My noble Friend, the Minister for Welfare Reform, Lord Freud, tabled a written statement in the House of Lords yesterday because events prevented the Department from making an oral statement in the House of Commons as planned.
I am pleased to announce the Government will be able to launch the new single-tier state pension in April 2016, in keeping with the original timetable.
Our 2011 Green Paper “A state pension for the 21st century” set out the Government’s vision for a simpler state pension, which would reward retirement saving and be fairer for those who have historically had poorer state pension outcomes, such as women, the low-paid, the self-employed and those with caring responsibilities.
The work undertaken that resulted in our White Paper “The single-tier pension: a simple foundation for saving” took longer than anticipated, mainly because the existing system is so complicated, containing 60 years of modifications and tinkering, and the road to fundamental reform is not straightforward when we also need to recognise what people have built up under the existing system. Consequently, a start from 2017 reflected the additional 12 months it took to complete our plans.
However, given the positive response to our White Paper, we looked again to see if it would be possible to return to our original timetable and to deliver reform as soon as possible, to support the roll-out of automatic enrolment into workplace pensions and provide certainty for both individuals and their pension schemes at the earliest opportunity.
Therefore, I can confirm today that, from April 2016, those reaching state pension age will do so in the single-tier system. The individualised pension will reflect the lives and working patterns of today’s working-age population, and recognise the vital social contribution of those caring for children, elderly relatives or disabled people through crediting arrangements. The single tier will also mean that, for the first time in around 40 years, self-employed people will be treated the same as employees for the purposes of state pension entitlement.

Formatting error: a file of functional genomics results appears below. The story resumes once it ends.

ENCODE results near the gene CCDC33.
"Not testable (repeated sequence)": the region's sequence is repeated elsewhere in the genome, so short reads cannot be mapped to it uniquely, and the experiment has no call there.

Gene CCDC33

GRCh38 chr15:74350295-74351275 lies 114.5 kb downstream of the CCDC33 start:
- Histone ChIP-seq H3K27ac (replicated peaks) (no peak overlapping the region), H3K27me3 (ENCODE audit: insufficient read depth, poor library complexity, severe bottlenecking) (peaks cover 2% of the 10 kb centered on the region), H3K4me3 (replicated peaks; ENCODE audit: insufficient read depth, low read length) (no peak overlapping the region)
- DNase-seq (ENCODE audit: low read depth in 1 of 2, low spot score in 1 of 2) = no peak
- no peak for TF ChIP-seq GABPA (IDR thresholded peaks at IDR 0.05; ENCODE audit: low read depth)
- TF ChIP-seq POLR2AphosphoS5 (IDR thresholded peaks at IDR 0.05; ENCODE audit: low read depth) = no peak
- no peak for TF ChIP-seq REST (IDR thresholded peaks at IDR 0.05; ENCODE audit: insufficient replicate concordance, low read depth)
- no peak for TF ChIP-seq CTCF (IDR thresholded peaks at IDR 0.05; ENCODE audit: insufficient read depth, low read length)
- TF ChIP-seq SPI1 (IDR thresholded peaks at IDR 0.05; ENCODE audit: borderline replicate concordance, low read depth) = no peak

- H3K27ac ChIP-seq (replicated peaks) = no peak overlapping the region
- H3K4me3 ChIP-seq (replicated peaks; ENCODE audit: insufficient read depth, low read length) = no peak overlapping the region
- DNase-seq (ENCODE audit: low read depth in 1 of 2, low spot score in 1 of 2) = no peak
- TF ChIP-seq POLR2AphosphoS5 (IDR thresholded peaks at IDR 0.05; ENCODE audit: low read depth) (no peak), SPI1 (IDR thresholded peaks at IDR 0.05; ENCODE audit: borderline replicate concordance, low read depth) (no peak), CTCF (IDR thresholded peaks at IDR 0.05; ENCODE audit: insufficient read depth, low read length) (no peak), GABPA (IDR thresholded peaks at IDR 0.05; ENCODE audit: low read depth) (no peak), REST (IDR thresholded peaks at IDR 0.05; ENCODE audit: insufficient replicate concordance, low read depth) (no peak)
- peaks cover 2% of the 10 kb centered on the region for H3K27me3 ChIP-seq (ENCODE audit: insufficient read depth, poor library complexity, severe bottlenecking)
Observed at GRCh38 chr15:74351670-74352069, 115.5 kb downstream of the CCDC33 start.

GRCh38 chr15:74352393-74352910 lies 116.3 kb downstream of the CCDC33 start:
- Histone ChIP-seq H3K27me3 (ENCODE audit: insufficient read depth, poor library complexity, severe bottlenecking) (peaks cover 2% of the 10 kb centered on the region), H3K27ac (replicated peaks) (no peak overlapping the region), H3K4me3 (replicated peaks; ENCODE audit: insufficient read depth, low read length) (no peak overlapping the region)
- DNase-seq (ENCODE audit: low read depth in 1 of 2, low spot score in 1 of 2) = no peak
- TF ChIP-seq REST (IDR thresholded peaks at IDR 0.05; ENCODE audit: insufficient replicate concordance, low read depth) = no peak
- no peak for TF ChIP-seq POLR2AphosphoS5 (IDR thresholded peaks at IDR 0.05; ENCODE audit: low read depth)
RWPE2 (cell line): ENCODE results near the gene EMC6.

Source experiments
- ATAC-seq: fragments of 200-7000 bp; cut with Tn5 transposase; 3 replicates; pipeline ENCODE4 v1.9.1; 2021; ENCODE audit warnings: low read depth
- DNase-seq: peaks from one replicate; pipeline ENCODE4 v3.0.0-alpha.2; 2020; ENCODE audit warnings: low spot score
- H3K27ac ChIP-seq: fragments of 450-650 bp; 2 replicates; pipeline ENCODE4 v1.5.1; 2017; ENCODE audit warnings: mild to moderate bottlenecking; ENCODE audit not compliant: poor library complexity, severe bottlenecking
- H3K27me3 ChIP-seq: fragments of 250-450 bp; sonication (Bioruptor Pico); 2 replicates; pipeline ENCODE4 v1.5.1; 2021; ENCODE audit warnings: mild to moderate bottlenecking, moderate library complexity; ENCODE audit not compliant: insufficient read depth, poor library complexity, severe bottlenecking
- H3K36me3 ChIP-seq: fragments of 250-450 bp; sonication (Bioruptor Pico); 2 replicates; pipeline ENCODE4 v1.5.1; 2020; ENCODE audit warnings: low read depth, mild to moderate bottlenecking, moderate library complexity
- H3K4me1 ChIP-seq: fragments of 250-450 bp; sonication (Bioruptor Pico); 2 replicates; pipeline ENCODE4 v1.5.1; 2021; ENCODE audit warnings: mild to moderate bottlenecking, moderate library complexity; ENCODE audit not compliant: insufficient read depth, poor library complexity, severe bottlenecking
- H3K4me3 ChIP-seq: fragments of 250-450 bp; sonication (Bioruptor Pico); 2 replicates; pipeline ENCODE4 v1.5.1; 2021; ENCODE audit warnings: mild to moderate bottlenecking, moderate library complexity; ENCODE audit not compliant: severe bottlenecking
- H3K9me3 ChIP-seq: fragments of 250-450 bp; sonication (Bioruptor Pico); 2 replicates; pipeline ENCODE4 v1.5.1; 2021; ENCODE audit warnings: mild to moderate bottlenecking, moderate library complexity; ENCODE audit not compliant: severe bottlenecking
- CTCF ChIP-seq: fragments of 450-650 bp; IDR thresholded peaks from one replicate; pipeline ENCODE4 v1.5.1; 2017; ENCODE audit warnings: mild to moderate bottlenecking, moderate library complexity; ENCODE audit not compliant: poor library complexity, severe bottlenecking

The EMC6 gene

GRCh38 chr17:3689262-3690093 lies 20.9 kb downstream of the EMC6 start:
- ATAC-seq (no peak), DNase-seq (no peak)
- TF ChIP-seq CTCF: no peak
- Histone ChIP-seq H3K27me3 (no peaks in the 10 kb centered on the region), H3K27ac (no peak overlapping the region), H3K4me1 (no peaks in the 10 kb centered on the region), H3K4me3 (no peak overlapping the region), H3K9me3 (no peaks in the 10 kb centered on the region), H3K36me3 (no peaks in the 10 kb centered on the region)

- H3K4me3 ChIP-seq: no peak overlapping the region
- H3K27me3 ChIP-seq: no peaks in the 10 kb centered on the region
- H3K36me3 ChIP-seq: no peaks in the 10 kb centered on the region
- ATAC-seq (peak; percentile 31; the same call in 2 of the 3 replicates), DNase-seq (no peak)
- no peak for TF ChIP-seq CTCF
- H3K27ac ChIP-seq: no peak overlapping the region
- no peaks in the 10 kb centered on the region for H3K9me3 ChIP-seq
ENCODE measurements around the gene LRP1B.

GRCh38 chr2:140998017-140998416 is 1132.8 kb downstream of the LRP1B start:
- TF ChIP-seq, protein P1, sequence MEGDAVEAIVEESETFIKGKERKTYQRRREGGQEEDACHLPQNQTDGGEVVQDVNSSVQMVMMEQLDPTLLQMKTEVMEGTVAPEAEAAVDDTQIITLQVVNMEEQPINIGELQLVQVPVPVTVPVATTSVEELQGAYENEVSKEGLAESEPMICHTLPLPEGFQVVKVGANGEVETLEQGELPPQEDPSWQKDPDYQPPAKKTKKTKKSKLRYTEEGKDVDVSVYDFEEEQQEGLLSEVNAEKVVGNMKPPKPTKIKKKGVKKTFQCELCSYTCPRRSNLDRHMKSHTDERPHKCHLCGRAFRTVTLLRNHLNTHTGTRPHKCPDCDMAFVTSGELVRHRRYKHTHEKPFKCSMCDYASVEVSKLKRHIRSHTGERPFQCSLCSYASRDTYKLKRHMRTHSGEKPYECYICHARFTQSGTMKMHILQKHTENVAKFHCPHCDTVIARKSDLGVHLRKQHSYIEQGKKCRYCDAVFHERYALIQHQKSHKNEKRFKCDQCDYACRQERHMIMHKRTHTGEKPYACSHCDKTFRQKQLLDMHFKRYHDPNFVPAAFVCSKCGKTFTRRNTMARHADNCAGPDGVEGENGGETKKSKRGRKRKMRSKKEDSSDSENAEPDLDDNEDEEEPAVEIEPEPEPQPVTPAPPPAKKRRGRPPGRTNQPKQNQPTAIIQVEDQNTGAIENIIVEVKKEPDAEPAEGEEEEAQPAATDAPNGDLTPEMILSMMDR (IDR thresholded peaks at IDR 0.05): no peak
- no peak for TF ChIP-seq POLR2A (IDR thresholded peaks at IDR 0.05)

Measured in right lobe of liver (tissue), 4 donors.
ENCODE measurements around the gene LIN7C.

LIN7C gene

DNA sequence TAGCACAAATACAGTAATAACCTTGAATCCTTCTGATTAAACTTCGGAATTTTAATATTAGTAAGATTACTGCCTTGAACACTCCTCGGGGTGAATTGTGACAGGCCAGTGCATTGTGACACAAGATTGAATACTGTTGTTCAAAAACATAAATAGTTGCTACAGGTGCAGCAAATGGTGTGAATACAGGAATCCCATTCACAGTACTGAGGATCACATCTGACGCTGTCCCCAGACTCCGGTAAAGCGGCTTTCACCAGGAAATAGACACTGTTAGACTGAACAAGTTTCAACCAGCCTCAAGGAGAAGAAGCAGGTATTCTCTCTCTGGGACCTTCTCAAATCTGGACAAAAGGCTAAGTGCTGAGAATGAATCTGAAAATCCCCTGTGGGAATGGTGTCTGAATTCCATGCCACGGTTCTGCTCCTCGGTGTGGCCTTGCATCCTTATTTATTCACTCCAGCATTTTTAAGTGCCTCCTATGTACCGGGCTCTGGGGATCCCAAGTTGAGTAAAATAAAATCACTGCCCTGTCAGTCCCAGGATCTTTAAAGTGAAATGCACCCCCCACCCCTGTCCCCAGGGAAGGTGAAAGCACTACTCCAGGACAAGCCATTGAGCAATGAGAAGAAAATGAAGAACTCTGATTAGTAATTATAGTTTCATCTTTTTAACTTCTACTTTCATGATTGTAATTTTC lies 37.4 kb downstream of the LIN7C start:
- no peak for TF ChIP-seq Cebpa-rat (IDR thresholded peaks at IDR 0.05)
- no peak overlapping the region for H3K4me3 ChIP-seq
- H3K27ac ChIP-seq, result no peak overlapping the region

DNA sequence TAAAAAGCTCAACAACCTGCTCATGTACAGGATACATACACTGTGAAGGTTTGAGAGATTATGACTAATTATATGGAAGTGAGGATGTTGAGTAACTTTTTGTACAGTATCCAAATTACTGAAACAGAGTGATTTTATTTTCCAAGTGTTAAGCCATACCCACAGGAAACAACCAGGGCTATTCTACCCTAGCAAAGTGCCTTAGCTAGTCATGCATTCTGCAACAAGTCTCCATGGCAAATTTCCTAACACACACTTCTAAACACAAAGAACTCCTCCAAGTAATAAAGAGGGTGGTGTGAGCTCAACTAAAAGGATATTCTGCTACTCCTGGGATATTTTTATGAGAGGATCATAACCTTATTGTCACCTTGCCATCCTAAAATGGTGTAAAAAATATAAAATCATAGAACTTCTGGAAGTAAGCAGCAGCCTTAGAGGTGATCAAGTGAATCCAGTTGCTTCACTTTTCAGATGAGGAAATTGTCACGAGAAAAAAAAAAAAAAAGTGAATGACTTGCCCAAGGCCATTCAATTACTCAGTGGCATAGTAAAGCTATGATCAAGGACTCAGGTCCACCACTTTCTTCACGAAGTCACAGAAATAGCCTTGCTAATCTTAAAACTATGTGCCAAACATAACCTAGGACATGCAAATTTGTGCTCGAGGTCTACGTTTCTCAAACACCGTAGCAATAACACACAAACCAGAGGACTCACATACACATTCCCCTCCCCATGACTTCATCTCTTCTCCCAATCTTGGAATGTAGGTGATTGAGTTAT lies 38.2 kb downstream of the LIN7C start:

Reform in April 2016 will mean that around 400,000 more people will reach state pension age under single tier, including every woman affected by the acceleration of the state pension age equalisation process in the Pensions Act 2011.
Arrangements will also remain in place to enable people to pay voluntary national insurance contributions and Her Majesty’s Revenue and Customs is reviewing the time limits for those who will receive a single-tier state pension so that, if they delay paying voluntary contributions until a pension statement based on the single-tier pension qualifying conditions is available, they will not lose out.
As the single tier is a flat-rate pension, a consequence of its introduction is the closure of the state second pension scheme and, with it, the ability to contract out of this element of the system. Those people who were contracted out will see their national insurance contributions equalise to the same rate as the rest of the population, but will also build up access to the same flat-rate state pension, set above the level of the basic means test. I can also confirm that 90% of affected individuals reaching state pension age in the first 20 years of the single tier will receive more state pension than the additional national insurance they pay.
As stated previously, this will result in additional national insurance revenue for the Exchequer. About £3.3 billion is employer national insurance contributions from the public sector and so in effect a transfer within the public sector. Of the rest of the revenue, around £0.6 billion is employer national insurance contributions from private sector, £1.4 billion is employee national insurance contributions from public sector and £0.2 billion is employee national insurance contributions from private sector—this money will not be used for net revenue raising. As per standard practice, the detail of these fiscal impacts will be accounted for in the Budget on Wednesday.